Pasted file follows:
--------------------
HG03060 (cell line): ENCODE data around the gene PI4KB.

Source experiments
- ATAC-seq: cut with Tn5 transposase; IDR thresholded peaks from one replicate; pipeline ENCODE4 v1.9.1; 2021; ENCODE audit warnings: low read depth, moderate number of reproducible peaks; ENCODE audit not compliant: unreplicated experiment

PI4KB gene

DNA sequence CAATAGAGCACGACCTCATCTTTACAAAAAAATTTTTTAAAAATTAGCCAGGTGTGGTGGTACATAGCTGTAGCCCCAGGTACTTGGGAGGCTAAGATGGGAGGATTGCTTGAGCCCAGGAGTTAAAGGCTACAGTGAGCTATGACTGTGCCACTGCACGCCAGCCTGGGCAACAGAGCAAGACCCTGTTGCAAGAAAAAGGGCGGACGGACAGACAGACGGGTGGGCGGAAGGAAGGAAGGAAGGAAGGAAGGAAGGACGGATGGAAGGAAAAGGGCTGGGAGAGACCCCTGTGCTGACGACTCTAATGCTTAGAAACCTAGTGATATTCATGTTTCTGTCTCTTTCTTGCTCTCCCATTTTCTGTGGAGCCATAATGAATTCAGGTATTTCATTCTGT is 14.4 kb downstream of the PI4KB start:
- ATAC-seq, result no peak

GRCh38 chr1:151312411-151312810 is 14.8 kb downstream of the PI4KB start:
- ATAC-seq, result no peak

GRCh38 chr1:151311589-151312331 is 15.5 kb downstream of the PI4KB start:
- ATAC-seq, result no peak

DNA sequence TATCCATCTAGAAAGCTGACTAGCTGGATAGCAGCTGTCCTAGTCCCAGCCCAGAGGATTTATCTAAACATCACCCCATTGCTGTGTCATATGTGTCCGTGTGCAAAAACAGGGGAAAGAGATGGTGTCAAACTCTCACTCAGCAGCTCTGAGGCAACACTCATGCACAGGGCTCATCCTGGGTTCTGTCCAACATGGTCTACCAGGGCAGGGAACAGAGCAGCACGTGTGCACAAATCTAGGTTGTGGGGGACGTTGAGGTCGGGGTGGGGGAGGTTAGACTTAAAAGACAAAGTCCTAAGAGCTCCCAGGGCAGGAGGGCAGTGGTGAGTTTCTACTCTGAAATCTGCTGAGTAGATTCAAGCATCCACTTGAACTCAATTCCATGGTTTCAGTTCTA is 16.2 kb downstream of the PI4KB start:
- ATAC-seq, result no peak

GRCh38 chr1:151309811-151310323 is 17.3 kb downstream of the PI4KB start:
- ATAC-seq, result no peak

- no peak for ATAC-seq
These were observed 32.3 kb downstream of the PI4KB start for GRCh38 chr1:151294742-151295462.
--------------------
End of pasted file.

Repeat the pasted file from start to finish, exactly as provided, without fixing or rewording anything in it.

HG03060 (cell line): ENCODE data around the gene PI4KB.

Source experiments
- ATAC-seq: cut with Tn5 transposase; IDR thresholded peaks from one replicate; pipeline ENCODE4 v1.9.1; 2021; ENCODE audit warnings: low read depth, moderate number of reproducible peaks; ENCODE audit not compliant: unreplicated experiment

PI4KB gene

DNA sequence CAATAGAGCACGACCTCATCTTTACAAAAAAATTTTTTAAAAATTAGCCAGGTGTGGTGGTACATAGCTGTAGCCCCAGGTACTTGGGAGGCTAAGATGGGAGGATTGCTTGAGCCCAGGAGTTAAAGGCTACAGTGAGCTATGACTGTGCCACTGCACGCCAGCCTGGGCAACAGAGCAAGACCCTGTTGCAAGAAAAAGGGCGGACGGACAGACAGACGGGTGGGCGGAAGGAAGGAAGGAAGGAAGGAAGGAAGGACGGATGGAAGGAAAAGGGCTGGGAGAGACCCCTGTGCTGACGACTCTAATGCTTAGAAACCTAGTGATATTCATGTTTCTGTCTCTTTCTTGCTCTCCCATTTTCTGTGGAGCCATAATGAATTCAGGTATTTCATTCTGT is 14.4 kb downstream of the PI4KB start:
- ATAC-seq, result no peak

GRCh38 chr1:151312411-151312810 is 14.8 kb downstream of the PI4KB start:
- ATAC-seq, result no peak

GRCh38 chr1:151311589-151312331 is 15.5 kb downstream of the PI4KB start:
- ATAC-seq, result no peak

DNA sequence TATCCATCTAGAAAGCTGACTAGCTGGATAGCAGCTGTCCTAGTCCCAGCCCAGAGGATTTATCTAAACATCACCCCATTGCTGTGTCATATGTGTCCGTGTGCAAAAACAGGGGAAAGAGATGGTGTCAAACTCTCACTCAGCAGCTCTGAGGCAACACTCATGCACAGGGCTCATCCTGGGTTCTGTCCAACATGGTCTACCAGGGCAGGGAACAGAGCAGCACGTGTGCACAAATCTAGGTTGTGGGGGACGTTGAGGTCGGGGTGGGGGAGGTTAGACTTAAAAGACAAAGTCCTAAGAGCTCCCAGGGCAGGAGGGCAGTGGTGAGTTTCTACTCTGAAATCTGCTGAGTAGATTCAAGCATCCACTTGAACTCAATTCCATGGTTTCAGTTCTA is 16.2 kb downstream of the PI4KB start:
- ATAC-seq, result no peak

GRCh38 chr1:151309811-151310323 is 17.3 kb downstream of the PI4KB start:
- ATAC-seq, result no peak

- no peak for ATAC-seq
These were observed 32.3 kb downstream of the PI4KB start for GRCh38 chr1:151294742-151295462.